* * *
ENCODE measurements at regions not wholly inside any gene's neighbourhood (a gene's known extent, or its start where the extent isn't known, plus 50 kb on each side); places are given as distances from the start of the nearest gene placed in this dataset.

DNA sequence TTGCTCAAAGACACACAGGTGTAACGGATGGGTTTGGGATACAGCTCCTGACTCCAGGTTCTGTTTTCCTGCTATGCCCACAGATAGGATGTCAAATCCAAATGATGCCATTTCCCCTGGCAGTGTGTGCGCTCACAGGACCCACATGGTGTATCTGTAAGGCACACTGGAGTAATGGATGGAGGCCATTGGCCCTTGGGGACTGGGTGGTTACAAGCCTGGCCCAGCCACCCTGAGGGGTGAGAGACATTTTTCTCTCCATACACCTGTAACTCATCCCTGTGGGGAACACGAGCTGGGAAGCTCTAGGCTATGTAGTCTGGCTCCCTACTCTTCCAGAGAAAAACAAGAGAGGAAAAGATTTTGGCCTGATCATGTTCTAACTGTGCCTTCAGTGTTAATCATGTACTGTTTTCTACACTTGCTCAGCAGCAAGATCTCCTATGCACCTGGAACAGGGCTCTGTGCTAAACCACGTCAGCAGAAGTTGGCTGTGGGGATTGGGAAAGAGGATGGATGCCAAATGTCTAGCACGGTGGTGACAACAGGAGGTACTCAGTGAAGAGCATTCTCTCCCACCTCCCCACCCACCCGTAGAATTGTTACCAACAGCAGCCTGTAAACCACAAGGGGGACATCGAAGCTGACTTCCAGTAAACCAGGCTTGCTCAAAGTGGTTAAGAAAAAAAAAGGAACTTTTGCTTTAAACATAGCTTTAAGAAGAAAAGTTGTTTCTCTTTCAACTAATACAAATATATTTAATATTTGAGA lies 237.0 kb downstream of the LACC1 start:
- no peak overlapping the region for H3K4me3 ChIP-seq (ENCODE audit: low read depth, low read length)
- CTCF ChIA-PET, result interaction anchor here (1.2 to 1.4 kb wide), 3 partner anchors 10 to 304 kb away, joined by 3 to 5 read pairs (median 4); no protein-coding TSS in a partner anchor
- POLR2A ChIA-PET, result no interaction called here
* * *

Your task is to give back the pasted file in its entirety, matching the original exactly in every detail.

ENCODE measurements at regions not wholly inside any gene's neighbourhood (a gene's known extent, or its start where the extent isn't known, plus 50 kb on each side); places are given as distances from the start of the nearest gene placed in this dataset.

DNA sequence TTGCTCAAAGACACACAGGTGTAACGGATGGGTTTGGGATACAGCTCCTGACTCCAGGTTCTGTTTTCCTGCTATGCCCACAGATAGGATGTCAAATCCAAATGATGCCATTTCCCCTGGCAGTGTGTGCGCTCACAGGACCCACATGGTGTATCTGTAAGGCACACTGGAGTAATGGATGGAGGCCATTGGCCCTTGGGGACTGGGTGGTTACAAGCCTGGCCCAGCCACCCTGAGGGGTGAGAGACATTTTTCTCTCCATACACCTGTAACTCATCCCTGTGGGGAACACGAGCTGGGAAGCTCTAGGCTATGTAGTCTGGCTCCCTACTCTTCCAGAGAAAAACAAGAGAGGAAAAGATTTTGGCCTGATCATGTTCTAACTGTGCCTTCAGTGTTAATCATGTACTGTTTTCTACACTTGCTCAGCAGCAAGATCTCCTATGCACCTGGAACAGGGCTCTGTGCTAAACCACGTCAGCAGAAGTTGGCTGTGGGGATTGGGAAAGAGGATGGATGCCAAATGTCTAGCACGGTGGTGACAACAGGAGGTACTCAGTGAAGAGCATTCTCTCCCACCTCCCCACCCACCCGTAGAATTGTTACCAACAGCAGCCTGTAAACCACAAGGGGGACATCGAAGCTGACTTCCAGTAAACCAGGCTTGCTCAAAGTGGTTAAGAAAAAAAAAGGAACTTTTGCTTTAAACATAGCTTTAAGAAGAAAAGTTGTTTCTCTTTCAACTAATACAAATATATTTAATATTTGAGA lies 237.0 kb downstream of the LACC1 start:
- no peak overlapping the region for H3K4me3 ChIP-seq (ENCODE audit: low read depth, low read length)
- CTCF ChIA-PET, result interaction anchor here (1.2 to 1.4 kb wide), 3 partner anchors 10 to 304 kb away, joined by 3 to 5 read pairs (median 4); no protein-coding TSS in a partner anchor
- POLR2A ChIA-PET, result no interaction called here